Around 9,000 people died during the winter of 2014-15 as a result of living in a cold home. These figures, from a study by University College London, show that one fifth of the 43,900 excess winter deaths were caused by health conditions brought on or exacerbated by fuel poverty.
The risks of cold weather to health are well known. Recent research by the University of Bristol, University College London and the British Heart Foundation found that cold snaps double the risk of a major cardiovascular event. Numerous studies have shown that levels of influenza also rise in the winter, along with respiratory diseases, dementia and increased blood pressure.
Tackling the health consequences of low indoor temperatures is something that Sheffield Hallam University’s Centre for Regional, Economic and Social Research (CRESR) has been investigating. Our aim is to assess simple, low cost ways to help vulnerable people stay warm in their homes; measures that could be adopted at scale across different heath economies.
We evaluated energy efficiency improvements made to the homes of 4,000 vulnerable people in 2016 by housing charity, Foundations Independent Living Trust (FILT). The ‘Warm at Home’ programme provided £637,000 to pay for thousands of repairs, from fitting reflector radiator panels and replacing boilers to draught-proofing windows.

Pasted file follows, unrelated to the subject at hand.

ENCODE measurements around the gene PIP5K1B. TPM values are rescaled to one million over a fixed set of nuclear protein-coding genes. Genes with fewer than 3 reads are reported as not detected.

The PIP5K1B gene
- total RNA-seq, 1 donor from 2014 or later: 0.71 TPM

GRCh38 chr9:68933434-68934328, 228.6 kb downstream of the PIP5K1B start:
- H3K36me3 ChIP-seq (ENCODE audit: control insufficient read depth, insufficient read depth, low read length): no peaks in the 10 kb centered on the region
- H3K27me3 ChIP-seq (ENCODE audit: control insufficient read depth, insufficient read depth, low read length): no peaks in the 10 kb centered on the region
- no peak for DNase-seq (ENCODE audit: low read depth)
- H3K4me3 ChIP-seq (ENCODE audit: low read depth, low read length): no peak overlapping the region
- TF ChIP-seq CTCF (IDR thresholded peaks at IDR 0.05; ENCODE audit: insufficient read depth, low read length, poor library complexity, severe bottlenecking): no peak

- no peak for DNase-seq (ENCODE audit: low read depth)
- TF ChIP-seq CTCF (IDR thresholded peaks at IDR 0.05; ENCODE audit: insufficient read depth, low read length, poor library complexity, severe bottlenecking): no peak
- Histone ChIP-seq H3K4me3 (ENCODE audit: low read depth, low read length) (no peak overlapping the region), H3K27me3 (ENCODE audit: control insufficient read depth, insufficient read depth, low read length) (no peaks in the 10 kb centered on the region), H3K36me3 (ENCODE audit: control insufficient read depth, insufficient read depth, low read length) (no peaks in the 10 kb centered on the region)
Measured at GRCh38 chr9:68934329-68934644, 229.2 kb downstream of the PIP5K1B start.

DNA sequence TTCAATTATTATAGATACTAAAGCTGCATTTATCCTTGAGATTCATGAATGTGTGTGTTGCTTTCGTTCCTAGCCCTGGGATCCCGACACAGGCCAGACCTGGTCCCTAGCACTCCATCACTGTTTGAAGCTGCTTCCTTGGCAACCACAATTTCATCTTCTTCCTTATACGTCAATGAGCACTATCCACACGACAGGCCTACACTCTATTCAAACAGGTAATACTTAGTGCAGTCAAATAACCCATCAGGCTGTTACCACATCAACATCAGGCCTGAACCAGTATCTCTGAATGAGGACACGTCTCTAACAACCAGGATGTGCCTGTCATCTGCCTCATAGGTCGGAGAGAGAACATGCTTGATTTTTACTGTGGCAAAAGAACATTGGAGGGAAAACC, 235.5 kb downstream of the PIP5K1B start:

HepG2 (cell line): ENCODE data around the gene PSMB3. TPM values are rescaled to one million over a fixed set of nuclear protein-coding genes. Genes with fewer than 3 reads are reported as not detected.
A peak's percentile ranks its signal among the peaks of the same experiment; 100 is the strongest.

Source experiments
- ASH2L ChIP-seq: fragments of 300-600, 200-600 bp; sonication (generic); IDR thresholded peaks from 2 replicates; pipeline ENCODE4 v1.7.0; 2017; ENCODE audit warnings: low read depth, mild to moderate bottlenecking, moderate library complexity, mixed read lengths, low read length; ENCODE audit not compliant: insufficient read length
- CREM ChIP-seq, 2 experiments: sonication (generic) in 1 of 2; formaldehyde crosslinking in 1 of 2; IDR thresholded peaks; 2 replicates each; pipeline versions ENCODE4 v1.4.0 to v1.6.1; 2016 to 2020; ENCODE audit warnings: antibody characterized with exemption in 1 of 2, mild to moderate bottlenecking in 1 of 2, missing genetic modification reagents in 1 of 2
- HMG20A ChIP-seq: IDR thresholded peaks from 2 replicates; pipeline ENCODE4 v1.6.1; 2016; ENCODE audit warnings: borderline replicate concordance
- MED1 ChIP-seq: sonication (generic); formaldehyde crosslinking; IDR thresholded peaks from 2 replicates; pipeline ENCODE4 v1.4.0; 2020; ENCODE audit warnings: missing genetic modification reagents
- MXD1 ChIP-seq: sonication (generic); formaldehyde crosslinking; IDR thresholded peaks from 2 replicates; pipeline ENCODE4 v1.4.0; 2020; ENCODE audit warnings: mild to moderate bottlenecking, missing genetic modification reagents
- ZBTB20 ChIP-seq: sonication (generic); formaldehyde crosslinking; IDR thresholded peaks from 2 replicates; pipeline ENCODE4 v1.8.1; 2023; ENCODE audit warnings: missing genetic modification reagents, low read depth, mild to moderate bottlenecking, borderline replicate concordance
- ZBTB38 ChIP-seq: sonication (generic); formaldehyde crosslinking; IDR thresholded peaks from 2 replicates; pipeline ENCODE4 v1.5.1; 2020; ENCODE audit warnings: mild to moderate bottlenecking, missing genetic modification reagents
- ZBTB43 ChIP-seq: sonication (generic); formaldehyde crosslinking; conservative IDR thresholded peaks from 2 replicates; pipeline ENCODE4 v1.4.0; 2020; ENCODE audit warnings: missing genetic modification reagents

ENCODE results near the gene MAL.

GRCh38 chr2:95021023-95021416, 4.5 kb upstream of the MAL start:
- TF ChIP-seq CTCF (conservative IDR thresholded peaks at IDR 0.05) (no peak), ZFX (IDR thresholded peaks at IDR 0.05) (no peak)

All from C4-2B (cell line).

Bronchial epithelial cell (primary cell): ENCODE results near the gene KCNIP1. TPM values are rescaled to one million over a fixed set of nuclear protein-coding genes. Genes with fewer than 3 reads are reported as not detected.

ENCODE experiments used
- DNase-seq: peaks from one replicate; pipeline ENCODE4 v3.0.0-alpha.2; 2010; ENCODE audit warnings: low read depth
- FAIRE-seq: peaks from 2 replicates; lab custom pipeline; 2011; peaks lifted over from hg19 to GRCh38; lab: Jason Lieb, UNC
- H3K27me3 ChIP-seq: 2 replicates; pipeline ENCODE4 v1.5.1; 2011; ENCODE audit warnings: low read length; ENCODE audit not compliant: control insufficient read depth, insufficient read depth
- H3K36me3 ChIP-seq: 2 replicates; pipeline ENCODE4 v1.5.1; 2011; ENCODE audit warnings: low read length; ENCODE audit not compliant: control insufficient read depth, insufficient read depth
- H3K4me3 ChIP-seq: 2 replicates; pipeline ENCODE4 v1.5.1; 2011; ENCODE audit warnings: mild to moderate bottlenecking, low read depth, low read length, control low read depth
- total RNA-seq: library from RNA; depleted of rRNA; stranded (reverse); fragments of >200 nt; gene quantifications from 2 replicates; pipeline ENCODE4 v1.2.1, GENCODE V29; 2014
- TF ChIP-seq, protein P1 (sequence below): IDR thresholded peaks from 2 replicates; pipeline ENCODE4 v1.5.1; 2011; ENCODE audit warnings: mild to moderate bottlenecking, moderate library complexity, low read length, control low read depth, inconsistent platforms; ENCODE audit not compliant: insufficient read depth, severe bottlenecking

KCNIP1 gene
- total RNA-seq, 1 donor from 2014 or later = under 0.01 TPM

Our evaluation showed that these minor repairs had a sizeable impact on health, wellbeing and likely admission avoidance. Results indicated that the programme led to an additional 121.8 QALYs (quality-adjusted life years). Every £1 spent on home interventions led to £4 in health benefits and the total value of benefits gained was £2,436,000.
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This article was written by Jan Gilbertson, Senior Research Fellow in the Centre for Regional Economic and Social Research at Sheffield Hallam University